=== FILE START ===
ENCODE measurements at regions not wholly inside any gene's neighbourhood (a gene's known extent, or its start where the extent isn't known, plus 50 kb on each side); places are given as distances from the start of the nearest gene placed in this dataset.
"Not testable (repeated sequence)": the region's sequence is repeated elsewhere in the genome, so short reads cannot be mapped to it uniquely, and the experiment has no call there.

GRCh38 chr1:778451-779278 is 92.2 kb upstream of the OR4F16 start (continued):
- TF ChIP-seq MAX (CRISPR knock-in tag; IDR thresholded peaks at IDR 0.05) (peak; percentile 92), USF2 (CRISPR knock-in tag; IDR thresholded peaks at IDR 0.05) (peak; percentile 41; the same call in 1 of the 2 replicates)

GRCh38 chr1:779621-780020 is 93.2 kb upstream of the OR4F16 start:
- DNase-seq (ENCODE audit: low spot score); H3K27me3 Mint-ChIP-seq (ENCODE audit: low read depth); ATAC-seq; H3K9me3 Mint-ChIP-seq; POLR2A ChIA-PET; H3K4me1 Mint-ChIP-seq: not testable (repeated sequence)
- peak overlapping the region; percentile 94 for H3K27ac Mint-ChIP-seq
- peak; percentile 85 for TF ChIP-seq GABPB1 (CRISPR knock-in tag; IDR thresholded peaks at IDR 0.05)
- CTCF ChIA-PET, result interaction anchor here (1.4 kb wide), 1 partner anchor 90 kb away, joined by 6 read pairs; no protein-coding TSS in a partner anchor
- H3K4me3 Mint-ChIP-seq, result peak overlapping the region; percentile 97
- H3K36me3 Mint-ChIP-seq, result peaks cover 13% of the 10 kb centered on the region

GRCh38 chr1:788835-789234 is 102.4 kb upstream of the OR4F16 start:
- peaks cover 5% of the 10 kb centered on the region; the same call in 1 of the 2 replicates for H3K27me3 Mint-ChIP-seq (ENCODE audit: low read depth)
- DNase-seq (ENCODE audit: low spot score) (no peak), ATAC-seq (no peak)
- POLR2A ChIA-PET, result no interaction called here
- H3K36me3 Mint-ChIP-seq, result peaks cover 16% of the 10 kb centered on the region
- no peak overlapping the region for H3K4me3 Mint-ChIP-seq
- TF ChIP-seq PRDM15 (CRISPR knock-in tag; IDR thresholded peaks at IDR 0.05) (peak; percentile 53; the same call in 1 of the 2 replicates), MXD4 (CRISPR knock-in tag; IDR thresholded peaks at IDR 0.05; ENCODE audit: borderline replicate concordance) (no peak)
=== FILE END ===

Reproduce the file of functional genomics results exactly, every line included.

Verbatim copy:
ENCODE measurements at regions not wholly inside any gene's neighbourhood (a gene's known extent, or its start where the extent isn't known, plus 50 kb on each side); places are given as distances from the start of the nearest gene placed in this dataset.
"Not testable (repeated sequence)": the region's sequence is repeated elsewhere in the genome, so short reads cannot be mapped to it uniquely, and the experiment has no call there.

GRCh38 chr1:778451-779278 is 92.2 kb upstream of the OR4F16 start (continued):
- TF ChIP-seq MAX (CRISPR knock-in tag; IDR thresholded peaks at IDR 0.05) (peak; percentile 92), USF2 (CRISPR knock-in tag; IDR thresholded peaks at IDR 0.05) (peak; percentile 41; the same call in 1 of the 2 replicates)

GRCh38 chr1:779621-780020 is 93.2 kb upstream of the OR4F16 start:
- DNase-seq (ENCODE audit: low spot score); H3K27me3 Mint-ChIP-seq (ENCODE audit: low read depth); ATAC-seq; H3K9me3 Mint-ChIP-seq; POLR2A ChIA-PET; H3K4me1 Mint-ChIP-seq: not testable (repeated sequence)
- peak overlapping the region; percentile 94 for H3K27ac Mint-ChIP-seq
- peak; percentile 85 for TF ChIP-seq GABPB1 (CRISPR knock-in tag; IDR thresholded peaks at IDR 0.05)
- CTCF ChIA-PET, result interaction anchor here (1.4 kb wide), 1 partner anchor 90 kb away, joined by 6 read pairs; no protein-coding TSS in a partner anchor
- H3K4me3 Mint-ChIP-seq, result peak overlapping the region; percentile 97
- H3K36me3 Mint-ChIP-seq, result peaks cover 13% of the 10 kb centered on the region

GRCh38 chr1:788835-789234 is 102.4 kb upstream of the OR4F16 start:
- peaks cover 5% of the 10 kb centered on the region; the same call in 1 of the 2 replicates for H3K27me3 Mint-ChIP-seq (ENCODE audit: low read depth)
- DNase-seq (ENCODE audit: low spot score) (no peak), ATAC-seq (no peak)
- POLR2A ChIA-PET, result no interaction called here
- H3K36me3 Mint-ChIP-seq, result peaks cover 16% of the 10 kb centered on the region
- no peak overlapping the region for H3K4me3 Mint-ChIP-seq
- TF ChIP-seq PRDM15 (CRISPR knock-in tag; IDR thresholded peaks at IDR 0.05) (peak; percentile 53; the same call in 1 of the 2 replicates), MXD4 (CRISPR knock-in tag; IDR thresholded peaks at IDR 0.05; ENCODE audit: borderline replicate concordance) (no peak)